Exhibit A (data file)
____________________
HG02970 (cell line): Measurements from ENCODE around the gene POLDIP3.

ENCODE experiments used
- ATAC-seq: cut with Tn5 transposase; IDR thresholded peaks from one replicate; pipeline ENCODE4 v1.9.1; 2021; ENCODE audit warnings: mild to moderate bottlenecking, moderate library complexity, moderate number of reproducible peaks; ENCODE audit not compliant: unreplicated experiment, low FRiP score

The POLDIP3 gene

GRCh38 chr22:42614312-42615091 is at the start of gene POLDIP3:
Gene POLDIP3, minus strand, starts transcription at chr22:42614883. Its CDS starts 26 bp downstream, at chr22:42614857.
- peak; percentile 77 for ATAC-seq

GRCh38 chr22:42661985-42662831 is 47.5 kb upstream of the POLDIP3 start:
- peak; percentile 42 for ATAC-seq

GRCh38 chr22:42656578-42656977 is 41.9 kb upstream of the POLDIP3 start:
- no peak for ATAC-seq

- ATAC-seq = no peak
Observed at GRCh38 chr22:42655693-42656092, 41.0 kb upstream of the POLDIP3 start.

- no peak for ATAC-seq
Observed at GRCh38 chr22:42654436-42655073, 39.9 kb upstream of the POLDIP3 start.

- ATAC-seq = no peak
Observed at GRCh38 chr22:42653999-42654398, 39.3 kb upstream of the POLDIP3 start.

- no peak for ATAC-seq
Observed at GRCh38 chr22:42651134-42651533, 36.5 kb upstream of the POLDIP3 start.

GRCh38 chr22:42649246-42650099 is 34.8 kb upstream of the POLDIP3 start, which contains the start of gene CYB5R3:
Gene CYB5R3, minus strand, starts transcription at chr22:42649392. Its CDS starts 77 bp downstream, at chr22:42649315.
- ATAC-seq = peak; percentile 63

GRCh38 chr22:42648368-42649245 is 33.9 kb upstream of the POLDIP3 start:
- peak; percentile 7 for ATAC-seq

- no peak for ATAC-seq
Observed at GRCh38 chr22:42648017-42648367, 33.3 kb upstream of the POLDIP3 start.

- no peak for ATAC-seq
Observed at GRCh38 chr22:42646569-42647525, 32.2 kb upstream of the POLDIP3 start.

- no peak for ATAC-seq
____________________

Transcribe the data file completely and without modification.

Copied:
HG02970 (cell line): Measurements from ENCODE around the gene POLDIP3.

ENCODE experiments used
- ATAC-seq: cut with Tn5 transposase; IDR thresholded peaks from one replicate; pipeline ENCODE4 v1.9.1; 2021; ENCODE audit warnings: mild to moderate bottlenecking, moderate library complexity, moderate number of reproducible peaks; ENCODE audit not compliant: unreplicated experiment, low FRiP score

The POLDIP3 gene

GRCh38 chr22:42614312-42615091 is at the start of gene POLDIP3:
Gene POLDIP3, minus strand, starts transcription at chr22:42614883. Its CDS starts 26 bp downstream, at chr22:42614857.
- peak; percentile 77 for ATAC-seq

GRCh38 chr22:42661985-42662831 is 47.5 kb upstream of the POLDIP3 start:
- peak; percentile 42 for ATAC-seq

GRCh38 chr22:42656578-42656977 is 41.9 kb upstream of the POLDIP3 start:
- no peak for ATAC-seq

- ATAC-seq = no peak
Observed at GRCh38 chr22:42655693-42656092, 41.0 kb upstream of the POLDIP3 start.

- no peak for ATAC-seq
Observed at GRCh38 chr22:42654436-42655073, 39.9 kb upstream of the POLDIP3 start.

- ATAC-seq = no peak
Observed at GRCh38 chr22:42653999-42654398, 39.3 kb upstream of the POLDIP3 start.

- no peak for ATAC-seq
Observed at GRCh38 chr22:42651134-42651533, 36.5 kb upstream of the POLDIP3 start.

GRCh38 chr22:42649246-42650099 is 34.8 kb upstream of the POLDIP3 start, which contains the start of gene CYB5R3:
Gene CYB5R3, minus strand, starts transcription at chr22:42649392. Its CDS starts 77 bp downstream, at chr22:42649315.
- ATAC-seq = peak; percentile 63

GRCh38 chr22:42648368-42649245 is 33.9 kb upstream of the POLDIP3 start:
- peak; percentile 7 for ATAC-seq

- no peak for ATAC-seq
Observed at GRCh38 chr22:42648017-42648367, 33.3 kb upstream of the POLDIP3 start.

- no peak for ATAC-seq
Observed at GRCh38 chr22:42646569-42647525, 32.2 kb upstream of the POLDIP3 start.

- no peak for ATAC-seq